Spin the bottle

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A game of spin the bottle

Spin the bottle is a kissing party game played at teenage parties comprising boys and girls.

The game was very popular among teenagers during the second half of the 20th century because it fostered "sexual" interactions between boys and girls. It has even been described as "the party game of choice for glandularly excited high schoolers".[1] It has been described as a coming-of-age party game.[2]

The game is popular among young teenagers. Even though it might be played occasionally by young teenagers or young adults, its popularity has declined since the 1980s.

The game[edit]

The game is played by several (or more) players who sit, stand, or kneel in a circle. A bottle is placed on the floor in the center of the circle. A player spins the bottle, and must kiss the person to whom the bottle points when it stops spinning. Alternatively, the person to whom the bottle is pointing must kiss the person at the rear end of the bottle.

There are a very large number of variants. One variant is that instead, two players must hug within five seconds, otherwise, they have to kiss in 10 seconds and if the 10 seconds are up and they have not kissed, then they have to French kiss. Variations allow for other tasks to be accomplished. It can also be used to decide the players for other games, such as truth or dare? or seven minutes in heaven. Variations may also include penalties, such as removing an article of clothing.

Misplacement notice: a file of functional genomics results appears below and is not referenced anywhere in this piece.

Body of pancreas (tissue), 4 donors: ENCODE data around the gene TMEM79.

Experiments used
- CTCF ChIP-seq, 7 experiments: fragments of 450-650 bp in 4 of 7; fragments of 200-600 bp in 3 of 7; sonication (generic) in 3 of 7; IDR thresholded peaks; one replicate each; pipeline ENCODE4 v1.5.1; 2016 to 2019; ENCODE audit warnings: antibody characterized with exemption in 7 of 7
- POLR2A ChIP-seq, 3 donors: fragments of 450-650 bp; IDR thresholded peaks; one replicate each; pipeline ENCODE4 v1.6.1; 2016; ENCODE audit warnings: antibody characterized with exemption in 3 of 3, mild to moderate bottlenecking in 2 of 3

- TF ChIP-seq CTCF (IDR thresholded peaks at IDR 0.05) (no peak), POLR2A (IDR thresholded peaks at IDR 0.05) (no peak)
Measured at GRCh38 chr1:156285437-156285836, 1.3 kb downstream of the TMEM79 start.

Written records of bottle-spinning games date back to the 1920s, though early accounts make no mention of kissing.[3] Written records of a similar game, called Bottle of Fortune, are available dating back to 1922.[4]

See also[edit]


  1. ^ Maria Demopolous (June 1999). "Sex: The Game". SPIN: 61. Retrieved 3 September 2015.
  2. ^ Spin the Bottle: Kissing Games from Romantic to Risque (2007) by Lynne Stanton. ISBN 9780762425112
  3. ^ Clara B. Stoddard (1925). "A Program of Speech Education for the Elementary Grades." The Quarterly Journal of Speech Education (11.2). pp. 164–169.
  4. ^ The Playground. Volume 16. Executive Committee of the Playground Association of America. 1922. p. 231. |volume= has extra text (help)